Tubular nitrogen-doped TiO2 samples with efficient photocatalytic properties based on long-lived charge separation under visible-light irradiation: synthesis, characterization and reactivity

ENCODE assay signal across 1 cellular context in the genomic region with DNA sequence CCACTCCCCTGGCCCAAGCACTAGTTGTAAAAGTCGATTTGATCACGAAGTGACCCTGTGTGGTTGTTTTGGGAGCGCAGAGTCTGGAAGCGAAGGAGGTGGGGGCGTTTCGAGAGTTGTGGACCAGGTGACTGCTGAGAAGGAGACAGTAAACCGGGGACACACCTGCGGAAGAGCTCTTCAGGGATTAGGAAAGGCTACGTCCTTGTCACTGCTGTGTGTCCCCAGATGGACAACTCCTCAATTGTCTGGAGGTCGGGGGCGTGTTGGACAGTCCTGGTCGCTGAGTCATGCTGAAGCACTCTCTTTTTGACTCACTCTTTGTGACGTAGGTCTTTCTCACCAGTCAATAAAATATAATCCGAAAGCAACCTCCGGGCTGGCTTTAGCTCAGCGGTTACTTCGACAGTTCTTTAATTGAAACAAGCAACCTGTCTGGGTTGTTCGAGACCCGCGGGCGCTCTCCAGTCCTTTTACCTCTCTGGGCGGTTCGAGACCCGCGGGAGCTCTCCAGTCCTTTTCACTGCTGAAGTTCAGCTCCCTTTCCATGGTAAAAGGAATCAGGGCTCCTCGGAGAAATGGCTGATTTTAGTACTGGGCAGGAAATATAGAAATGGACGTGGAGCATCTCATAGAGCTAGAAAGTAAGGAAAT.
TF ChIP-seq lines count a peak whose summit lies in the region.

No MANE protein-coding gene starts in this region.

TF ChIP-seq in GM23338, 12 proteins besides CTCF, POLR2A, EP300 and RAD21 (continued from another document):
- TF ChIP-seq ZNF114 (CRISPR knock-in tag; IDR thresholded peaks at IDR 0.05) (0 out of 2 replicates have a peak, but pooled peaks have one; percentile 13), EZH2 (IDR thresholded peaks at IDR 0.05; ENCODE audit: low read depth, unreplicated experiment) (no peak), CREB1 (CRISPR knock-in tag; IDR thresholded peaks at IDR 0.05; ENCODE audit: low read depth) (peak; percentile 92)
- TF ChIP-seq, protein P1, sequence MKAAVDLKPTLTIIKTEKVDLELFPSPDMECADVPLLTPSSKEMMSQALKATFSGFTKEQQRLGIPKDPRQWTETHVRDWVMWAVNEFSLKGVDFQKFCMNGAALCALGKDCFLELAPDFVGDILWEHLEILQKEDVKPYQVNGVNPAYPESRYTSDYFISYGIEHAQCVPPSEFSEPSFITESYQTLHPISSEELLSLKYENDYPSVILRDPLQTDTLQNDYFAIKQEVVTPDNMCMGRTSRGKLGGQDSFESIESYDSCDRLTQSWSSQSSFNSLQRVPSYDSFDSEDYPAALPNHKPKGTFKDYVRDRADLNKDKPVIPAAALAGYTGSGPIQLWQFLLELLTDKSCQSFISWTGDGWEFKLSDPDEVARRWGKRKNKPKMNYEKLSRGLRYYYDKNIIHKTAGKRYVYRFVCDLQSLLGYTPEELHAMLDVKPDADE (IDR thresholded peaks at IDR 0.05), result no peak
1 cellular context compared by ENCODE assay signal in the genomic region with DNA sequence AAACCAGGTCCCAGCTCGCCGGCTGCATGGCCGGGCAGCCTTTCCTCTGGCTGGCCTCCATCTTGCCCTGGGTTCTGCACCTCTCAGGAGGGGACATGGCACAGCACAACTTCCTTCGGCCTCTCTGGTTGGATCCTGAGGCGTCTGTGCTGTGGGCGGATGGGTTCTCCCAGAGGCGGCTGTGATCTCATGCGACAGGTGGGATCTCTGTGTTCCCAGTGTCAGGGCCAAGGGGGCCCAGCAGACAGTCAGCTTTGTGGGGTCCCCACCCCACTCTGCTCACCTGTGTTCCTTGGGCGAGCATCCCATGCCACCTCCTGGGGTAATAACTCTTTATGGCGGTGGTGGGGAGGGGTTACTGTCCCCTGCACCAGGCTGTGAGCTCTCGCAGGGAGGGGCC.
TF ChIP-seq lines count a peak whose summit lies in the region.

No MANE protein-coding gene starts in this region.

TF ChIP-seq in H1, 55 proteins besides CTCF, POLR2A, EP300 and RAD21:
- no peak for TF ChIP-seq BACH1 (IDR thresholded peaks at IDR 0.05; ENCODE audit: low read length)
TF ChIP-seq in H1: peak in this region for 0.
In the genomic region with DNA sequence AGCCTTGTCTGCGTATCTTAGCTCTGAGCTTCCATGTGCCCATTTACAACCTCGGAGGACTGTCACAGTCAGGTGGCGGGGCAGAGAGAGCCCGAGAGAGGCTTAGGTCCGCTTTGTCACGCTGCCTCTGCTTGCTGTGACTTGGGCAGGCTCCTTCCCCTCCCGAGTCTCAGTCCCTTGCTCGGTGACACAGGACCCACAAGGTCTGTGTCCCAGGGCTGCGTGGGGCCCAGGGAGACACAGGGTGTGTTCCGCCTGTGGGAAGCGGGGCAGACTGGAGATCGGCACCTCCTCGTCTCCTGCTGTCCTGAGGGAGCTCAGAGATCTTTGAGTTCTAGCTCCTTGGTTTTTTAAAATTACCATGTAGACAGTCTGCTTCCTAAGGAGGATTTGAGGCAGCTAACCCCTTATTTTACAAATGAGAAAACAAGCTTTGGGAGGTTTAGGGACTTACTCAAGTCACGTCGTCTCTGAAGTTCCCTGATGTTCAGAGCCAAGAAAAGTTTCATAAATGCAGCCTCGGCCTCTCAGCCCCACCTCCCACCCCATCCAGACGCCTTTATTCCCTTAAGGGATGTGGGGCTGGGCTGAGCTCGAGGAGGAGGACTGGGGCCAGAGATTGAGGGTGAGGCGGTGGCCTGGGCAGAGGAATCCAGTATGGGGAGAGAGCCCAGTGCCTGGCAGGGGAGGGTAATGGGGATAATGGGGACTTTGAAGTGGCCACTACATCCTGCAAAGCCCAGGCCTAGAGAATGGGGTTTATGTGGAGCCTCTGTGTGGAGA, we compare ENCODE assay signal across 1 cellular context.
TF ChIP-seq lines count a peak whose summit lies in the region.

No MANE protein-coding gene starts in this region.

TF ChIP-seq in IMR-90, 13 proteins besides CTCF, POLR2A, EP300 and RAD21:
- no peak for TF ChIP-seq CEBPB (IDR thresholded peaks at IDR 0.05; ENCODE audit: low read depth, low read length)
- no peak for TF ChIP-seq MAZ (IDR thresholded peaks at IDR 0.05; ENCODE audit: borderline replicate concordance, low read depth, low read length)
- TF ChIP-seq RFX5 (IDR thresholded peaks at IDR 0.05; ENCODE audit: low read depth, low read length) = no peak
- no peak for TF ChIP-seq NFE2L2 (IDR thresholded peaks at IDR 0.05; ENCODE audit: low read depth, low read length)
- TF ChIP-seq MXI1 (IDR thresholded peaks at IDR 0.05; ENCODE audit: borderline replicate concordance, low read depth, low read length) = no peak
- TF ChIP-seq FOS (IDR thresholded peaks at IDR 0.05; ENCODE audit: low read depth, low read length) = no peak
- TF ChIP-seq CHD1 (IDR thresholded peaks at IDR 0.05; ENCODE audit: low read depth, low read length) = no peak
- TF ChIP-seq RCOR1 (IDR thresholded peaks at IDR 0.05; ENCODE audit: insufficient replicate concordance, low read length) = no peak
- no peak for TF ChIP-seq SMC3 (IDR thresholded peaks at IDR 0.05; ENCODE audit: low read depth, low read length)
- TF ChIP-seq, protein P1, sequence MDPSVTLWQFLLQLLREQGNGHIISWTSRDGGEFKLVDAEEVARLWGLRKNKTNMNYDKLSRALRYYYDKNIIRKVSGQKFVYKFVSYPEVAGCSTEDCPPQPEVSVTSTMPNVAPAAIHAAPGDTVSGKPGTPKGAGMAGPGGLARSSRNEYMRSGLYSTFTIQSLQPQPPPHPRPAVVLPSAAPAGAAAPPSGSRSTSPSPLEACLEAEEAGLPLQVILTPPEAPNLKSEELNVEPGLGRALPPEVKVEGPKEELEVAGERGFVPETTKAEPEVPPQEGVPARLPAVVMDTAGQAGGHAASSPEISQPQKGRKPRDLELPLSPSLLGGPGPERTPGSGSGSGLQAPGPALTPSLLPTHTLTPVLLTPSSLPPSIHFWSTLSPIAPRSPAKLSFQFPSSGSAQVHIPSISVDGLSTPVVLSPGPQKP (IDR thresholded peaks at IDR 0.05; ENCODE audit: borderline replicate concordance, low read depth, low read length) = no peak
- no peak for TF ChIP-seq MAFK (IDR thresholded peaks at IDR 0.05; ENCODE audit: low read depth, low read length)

A nitrogen-doped TiO2 sample was prepared at 413 K by direct hydrothermal treatment of titanium isopropoxide in an aqueous solution of NH3. This new material has a large specific surface area of ca. 220 m2 g−1 because of its tubular structure and it exhibits a prominent absorption feature in the region between 400 and 650 nm. It responds strongly to light in the visible region, which is key to its potential performance as a photocatalyst that may improve the efficiency for utilization of solar energy. Actually, this sample exhibits very efficient activity in the decomposition of CH3COOH under visible light among the samples prepared. This effective photocatalysis of the present sample was substantiated by characteristic spectroscopic features, such as: (1) an optical absorption band with λ > 400 nm because of the doped nitrogen species; (2) the formation of EPR-active, long-lived N˙ and O2– species, as well as N2– species, under visible-light irradiation in the O2 or N2 adsorption process at 300 K by way of the monovalent nitrogen ions in the bulk (both substitutional and interstitial); (3) the existence of IR-active O2 species adsorbed on the nitrogen-doped TiO2 sample even without light irradiation; and (4) an XPS N1s band around 399.6 eV that is assignable to the N− species. The amounts of N˙ and O2− species formed in the nitrogen-doped TiO2 sample under visible-light irradiation correlated well with the levels of reactivity observed in the decomposition of CH3COOH on the samples with varying amounts and types of doped nitrogen species. We conclude that the photoactive N˙ and O2– species created in the present sample are responsible for the decomposition of organic materials assisted by visible light irradiation. These features may be attributable to the interface between the sample's tubular structure and anatase with poor crystallinity, which probably causes the resistance to the recombination of electron–hole pairs formed by irradiation.